“We were always going to be the underdog in this fight, going up against the unlimited resources of the government, including the State Department, FBI, and NSA. I’m proud of the team we fielded both inside and outside the courtroom.”
The results can be seen in hard numbers: In a post-trial report, the Support Network said that over 23,246 individuals had donated a total of $1,440,840 to the defense fund, while an additional 825 supporters (including WikiLeaks) had given $64,164 to Pvt. Manning’s legal trust account (as of September 1, 2013). The most recent monthly fiscal report as of this writing can be found here.
When asked to reflect about the court-martial, how the government approached the trial, and what appeal efforts might involve, Jeff gave this thoughtful reply:
In my opinion, military justice usually has little to do with justice, and everything to do with discipline. Yet, we’ve “won” previous cases when the military pragmatically chooses to resolve objector cases—we need to tip the scales in that direction with protest, favorable media, and first-rate legal support. However, in US v. Manning, the military was intent on not resolving this case short of “Espionage Act” related convictions, regardless of the costs. This trial was primarily about sending a clear message to any future military whistle-blower: Proceed only with unlimited courage, under the very real threat of unimaginable punishment. And military judge Col. Denise Lind was willing to go along with the government agenda, specifically when she upheld the “Aiding the Enemy” charge multiple times against compelling defense motions.
While Judge Lind and the government extracted a 35-year sentence from Manning, they did so with little concern for how things might look upon appeal–and that offers significant hope down the road. Lind allowed the prosecution to make significant changes to the charge sheet after the close of all arguments in order to match the evidence presented, after the fact. Lind bent over backward to void the 120-day speedy trial clock. And while Lind ruled that Manning was illegally subjected to pre-trial punishment, she only credited 112 days for 9 months of torturous treatment. Given that Manning’s sentence is nearly 13,000 days, those 112 days are insignificant. If that credit and/or sentence is allowed to stand, it tells the military that they have the green light to illegally abuse a service member in pre-trial confinement, as long as a long sentence is expected down the road.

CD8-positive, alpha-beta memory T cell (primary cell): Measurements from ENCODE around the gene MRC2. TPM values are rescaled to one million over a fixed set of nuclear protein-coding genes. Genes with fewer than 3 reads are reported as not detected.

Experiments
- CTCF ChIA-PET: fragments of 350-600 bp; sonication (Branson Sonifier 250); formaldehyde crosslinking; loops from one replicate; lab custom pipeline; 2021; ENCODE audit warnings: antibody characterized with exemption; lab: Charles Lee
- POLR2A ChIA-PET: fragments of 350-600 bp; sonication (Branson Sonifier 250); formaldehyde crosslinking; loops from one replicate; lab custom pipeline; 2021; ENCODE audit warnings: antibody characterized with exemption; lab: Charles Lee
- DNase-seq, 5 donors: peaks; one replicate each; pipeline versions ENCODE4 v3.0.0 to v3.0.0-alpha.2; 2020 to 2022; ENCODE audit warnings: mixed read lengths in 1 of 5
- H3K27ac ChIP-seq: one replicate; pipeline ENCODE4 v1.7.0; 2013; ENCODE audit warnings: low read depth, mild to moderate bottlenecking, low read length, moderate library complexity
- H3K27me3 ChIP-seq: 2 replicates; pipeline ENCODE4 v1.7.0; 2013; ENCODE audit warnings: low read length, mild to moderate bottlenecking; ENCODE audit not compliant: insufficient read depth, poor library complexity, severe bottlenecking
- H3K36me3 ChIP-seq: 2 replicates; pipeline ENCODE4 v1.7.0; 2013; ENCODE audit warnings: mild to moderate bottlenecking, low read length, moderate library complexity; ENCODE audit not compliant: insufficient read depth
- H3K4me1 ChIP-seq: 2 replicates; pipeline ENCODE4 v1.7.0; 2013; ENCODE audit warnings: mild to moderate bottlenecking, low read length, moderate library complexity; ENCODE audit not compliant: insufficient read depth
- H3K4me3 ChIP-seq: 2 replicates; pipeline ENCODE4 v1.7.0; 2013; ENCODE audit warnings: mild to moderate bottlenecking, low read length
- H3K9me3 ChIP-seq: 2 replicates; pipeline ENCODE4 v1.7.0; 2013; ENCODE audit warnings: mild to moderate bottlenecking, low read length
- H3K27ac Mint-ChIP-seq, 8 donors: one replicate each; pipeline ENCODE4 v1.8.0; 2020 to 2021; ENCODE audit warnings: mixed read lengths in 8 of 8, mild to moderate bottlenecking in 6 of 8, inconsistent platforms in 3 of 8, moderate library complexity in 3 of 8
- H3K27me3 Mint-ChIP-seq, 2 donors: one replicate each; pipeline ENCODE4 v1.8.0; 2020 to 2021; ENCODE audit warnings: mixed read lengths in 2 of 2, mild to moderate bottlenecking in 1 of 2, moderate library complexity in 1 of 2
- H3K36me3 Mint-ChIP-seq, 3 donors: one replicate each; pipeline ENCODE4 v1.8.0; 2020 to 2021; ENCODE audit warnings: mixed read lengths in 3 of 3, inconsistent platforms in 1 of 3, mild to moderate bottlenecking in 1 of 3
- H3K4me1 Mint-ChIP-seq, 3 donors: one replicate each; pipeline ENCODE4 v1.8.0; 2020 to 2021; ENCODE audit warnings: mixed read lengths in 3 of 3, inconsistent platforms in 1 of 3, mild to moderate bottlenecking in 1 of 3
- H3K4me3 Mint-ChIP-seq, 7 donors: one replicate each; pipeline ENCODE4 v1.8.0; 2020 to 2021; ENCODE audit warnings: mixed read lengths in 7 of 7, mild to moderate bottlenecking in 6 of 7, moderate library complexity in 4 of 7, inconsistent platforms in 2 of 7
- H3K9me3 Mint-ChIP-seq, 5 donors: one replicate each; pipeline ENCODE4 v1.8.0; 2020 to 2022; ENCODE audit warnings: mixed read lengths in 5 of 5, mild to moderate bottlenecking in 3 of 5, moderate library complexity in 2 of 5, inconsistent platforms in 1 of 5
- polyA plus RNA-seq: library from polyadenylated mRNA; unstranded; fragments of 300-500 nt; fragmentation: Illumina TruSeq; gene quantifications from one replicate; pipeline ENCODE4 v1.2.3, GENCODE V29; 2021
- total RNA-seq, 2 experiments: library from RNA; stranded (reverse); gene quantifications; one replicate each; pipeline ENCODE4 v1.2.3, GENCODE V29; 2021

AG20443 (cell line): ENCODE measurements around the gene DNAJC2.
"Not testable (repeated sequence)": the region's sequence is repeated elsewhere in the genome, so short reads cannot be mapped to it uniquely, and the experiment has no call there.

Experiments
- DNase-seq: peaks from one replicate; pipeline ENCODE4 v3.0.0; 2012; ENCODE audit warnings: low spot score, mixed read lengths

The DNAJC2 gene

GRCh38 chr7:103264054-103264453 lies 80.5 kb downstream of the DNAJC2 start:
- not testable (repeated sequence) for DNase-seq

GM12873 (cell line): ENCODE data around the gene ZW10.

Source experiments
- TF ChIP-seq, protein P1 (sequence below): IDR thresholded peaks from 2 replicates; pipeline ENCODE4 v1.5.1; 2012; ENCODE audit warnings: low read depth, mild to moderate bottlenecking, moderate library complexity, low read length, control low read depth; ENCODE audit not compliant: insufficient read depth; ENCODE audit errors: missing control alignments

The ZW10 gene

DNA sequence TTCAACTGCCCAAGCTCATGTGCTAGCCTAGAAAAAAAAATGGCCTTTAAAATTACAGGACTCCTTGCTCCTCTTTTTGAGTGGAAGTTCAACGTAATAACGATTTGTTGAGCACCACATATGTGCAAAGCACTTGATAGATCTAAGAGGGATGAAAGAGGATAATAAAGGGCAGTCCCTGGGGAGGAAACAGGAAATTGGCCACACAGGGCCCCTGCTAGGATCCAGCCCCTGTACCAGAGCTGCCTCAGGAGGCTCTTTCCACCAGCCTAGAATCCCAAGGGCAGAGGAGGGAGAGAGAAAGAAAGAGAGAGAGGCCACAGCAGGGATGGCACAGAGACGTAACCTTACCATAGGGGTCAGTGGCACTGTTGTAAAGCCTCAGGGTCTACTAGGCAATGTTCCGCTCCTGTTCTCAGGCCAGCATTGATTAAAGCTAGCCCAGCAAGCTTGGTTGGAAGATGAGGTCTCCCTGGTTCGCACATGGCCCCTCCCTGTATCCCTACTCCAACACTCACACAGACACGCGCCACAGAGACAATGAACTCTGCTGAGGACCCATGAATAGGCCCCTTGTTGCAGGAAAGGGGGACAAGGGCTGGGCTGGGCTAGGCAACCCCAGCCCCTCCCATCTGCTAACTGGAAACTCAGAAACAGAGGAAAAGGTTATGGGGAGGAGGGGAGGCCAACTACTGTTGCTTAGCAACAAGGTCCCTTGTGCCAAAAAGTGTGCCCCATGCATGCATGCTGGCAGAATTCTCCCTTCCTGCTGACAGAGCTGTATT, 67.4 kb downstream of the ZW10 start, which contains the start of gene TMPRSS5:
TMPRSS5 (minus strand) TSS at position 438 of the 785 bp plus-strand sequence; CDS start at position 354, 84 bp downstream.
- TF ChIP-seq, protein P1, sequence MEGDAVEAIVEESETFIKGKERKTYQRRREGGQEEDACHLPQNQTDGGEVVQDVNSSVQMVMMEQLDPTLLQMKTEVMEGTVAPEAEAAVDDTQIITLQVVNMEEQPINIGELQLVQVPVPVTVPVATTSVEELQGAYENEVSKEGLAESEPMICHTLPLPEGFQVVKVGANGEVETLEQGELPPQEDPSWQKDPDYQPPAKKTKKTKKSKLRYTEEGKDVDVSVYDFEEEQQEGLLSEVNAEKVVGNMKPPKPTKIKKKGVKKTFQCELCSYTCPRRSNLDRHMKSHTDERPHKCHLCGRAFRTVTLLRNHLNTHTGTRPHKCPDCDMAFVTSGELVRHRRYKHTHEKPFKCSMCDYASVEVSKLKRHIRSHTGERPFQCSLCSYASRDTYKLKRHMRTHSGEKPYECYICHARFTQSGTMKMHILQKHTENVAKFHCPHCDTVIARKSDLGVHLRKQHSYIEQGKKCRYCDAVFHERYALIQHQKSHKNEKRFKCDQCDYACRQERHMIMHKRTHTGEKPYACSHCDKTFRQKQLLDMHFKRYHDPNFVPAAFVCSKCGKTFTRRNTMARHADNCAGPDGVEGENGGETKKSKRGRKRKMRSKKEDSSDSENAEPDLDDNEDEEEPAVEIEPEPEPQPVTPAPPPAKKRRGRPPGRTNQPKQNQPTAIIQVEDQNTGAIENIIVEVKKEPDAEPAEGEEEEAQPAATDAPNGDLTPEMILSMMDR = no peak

The support campaign will carry on and will continue to support Pvt. Manning in all appeals going forward, including a bid for a Presidential Pardon, the clemency appeal to the Convening Authority, Maj. Gen. Jeffrey Buchanan, in the fall, and the case before the Army Court of Criminal Appeals next year. Manning will also have a clemency hearing in three years at Fort Leavenworth, and her first parole hearing in a little over seven years. Awareness and advocacy work will continue, and likely grow.
Now Paterson looks ahead: “While the support network’s efforts will remain focused on why Manning is now a political prisoner, and how to free her without delay, we will also be expanding our work to encompass Manning’s health care needs at Fort Leavenworth — specifically that she be given access to hormone therapy appropriate for a trans woman,” Patterson said. “There is favorable case law in the courts covering federal prisons, so this will be an interesting fight to force the military to do the right thing and provide that medically accepted therapy to a trans soldier.”
An “interesting fight” it has been, and will continue to be. Stay tuned.